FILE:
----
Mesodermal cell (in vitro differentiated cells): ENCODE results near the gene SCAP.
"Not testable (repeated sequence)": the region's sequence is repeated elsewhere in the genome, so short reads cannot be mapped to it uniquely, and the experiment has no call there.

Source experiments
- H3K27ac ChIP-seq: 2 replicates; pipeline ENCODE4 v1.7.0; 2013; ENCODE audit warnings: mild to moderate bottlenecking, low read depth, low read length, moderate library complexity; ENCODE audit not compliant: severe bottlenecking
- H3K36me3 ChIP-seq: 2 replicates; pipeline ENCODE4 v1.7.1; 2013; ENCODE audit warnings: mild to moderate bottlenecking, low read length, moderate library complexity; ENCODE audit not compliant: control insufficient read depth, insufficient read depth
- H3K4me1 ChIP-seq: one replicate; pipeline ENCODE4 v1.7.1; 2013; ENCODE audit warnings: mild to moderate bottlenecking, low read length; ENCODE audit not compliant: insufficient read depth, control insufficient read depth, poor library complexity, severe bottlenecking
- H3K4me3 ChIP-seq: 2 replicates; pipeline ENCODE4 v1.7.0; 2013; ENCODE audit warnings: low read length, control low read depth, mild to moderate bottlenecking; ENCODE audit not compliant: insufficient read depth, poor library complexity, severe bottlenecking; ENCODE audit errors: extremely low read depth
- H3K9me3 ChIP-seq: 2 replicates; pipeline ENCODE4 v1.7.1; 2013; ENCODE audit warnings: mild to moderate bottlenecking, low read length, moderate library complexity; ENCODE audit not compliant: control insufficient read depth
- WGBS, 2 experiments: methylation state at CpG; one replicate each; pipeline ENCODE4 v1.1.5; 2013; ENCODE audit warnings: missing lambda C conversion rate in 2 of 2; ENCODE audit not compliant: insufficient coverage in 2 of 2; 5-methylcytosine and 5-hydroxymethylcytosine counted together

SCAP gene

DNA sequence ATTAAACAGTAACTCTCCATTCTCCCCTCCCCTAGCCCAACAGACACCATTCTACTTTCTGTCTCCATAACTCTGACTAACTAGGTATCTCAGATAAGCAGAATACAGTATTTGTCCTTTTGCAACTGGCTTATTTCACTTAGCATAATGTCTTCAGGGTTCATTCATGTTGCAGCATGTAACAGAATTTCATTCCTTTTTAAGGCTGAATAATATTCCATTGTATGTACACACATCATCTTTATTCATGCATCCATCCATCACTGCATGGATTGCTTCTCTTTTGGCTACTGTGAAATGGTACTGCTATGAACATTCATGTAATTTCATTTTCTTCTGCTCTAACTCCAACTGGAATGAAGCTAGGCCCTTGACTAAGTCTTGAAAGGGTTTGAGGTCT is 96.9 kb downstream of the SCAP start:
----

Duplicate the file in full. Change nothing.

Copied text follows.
Mesodermal cell (in vitro differentiated cells): ENCODE results near the gene SCAP.
"Not testable (repeated sequence)": the region's sequence is repeated elsewhere in the genome, so short reads cannot be mapped to it uniquely, and the experiment has no call there.

Source experiments
- H3K27ac ChIP-seq: 2 replicates; pipeline ENCODE4 v1.7.0; 2013; ENCODE audit warnings: mild to moderate bottlenecking, low read depth, low read length, moderate library complexity; ENCODE audit not compliant: severe bottlenecking
- H3K36me3 ChIP-seq: 2 replicates; pipeline ENCODE4 v1.7.1; 2013; ENCODE audit warnings: mild to moderate bottlenecking, low read length, moderate library complexity; ENCODE audit not compliant: control insufficient read depth, insufficient read depth
- H3K4me1 ChIP-seq: one replicate; pipeline ENCODE4 v1.7.1; 2013; ENCODE audit warnings: mild to moderate bottlenecking, low read length; ENCODE audit not compliant: insufficient read depth, control insufficient read depth, poor library complexity, severe bottlenecking
- H3K4me3 ChIP-seq: 2 replicates; pipeline ENCODE4 v1.7.0; 2013; ENCODE audit warnings: low read length, control low read depth, mild to moderate bottlenecking; ENCODE audit not compliant: insufficient read depth, poor library complexity, severe bottlenecking; ENCODE audit errors: extremely low read depth
- H3K9me3 ChIP-seq: 2 replicates; pipeline ENCODE4 v1.7.1; 2013; ENCODE audit warnings: mild to moderate bottlenecking, low read length, moderate library complexity; ENCODE audit not compliant: control insufficient read depth
- WGBS, 2 experiments: methylation state at CpG; one replicate each; pipeline ENCODE4 v1.1.5; 2013; ENCODE audit warnings: missing lambda C conversion rate in 2 of 2; ENCODE audit not compliant: insufficient coverage in 2 of 2; 5-methylcytosine and 5-hydroxymethylcytosine counted together

SCAP gene

DNA sequence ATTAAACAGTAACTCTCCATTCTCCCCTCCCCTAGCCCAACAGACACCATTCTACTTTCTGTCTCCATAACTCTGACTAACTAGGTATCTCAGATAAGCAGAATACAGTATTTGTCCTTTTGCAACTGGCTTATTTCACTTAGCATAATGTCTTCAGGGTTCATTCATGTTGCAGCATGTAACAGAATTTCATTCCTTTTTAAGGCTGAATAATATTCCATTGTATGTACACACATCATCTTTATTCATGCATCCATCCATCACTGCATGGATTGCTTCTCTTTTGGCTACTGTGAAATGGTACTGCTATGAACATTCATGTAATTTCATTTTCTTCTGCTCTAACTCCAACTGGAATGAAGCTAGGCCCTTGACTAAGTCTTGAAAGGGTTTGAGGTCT is 96.9 kb downstream of the SCAP start: